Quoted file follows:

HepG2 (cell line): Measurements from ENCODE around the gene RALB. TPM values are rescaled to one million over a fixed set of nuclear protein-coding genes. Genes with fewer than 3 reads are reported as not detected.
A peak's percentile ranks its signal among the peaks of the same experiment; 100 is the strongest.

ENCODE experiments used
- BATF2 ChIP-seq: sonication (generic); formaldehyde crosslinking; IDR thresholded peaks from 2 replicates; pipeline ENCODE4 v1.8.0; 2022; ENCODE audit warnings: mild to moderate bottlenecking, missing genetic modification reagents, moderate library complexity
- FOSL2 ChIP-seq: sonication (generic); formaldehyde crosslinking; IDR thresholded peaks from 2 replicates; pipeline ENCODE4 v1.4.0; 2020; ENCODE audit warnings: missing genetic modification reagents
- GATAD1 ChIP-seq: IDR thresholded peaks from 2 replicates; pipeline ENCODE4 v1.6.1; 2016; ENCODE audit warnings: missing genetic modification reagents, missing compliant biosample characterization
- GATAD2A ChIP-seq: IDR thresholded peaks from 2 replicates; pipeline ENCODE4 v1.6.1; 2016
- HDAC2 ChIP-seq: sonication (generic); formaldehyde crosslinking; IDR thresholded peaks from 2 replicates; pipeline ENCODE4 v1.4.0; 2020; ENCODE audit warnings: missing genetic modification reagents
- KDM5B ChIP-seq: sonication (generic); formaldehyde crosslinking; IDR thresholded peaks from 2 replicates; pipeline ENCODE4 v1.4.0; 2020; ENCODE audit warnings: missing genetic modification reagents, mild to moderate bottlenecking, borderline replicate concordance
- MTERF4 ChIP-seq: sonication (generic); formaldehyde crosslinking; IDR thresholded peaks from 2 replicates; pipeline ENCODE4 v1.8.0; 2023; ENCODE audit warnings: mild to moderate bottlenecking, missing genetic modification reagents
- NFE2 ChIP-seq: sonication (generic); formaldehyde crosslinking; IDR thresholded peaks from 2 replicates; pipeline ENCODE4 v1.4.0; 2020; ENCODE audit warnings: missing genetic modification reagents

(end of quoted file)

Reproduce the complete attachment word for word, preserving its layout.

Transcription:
HepG2 (cell line): Measurements from ENCODE around the gene RALB. TPM values are rescaled to one million over a fixed set of nuclear protein-coding genes. Genes with fewer than 3 reads are reported as not detected.
A peak's percentile ranks its signal among the peaks of the same experiment; 100 is the strongest.

ENCODE experiments used
- BATF2 ChIP-seq: sonication (generic); formaldehyde crosslinking; IDR thresholded peaks from 2 replicates; pipeline ENCODE4 v1.8.0; 2022; ENCODE audit warnings: mild to moderate bottlenecking, missing genetic modification reagents, moderate library complexity
- FOSL2 ChIP-seq: sonication (generic); formaldehyde crosslinking; IDR thresholded peaks from 2 replicates; pipeline ENCODE4 v1.4.0; 2020; ENCODE audit warnings: missing genetic modification reagents
- GATAD1 ChIP-seq: IDR thresholded peaks from 2 replicates; pipeline ENCODE4 v1.6.1; 2016; ENCODE audit warnings: missing genetic modification reagents, missing compliant biosample characterization
- GATAD2A ChIP-seq: IDR thresholded peaks from 2 replicates; pipeline ENCODE4 v1.6.1; 2016
- HDAC2 ChIP-seq: sonication (generic); formaldehyde crosslinking; IDR thresholded peaks from 2 replicates; pipeline ENCODE4 v1.4.0; 2020; ENCODE audit warnings: missing genetic modification reagents
- KDM5B ChIP-seq: sonication (generic); formaldehyde crosslinking; IDR thresholded peaks from 2 replicates; pipeline ENCODE4 v1.4.0; 2020; ENCODE audit warnings: missing genetic modification reagents, mild to moderate bottlenecking, borderline replicate concordance
- MTERF4 ChIP-seq: sonication (generic); formaldehyde crosslinking; IDR thresholded peaks from 2 replicates; pipeline ENCODE4 v1.8.0; 2023; ENCODE audit warnings: mild to moderate bottlenecking, missing genetic modification reagents
- NFE2 ChIP-seq: sonication (generic); formaldehyde crosslinking; IDR thresholded peaks from 2 replicates; pipeline ENCODE4 v1.4.0; 2020; ENCODE audit warnings: missing genetic modification reagents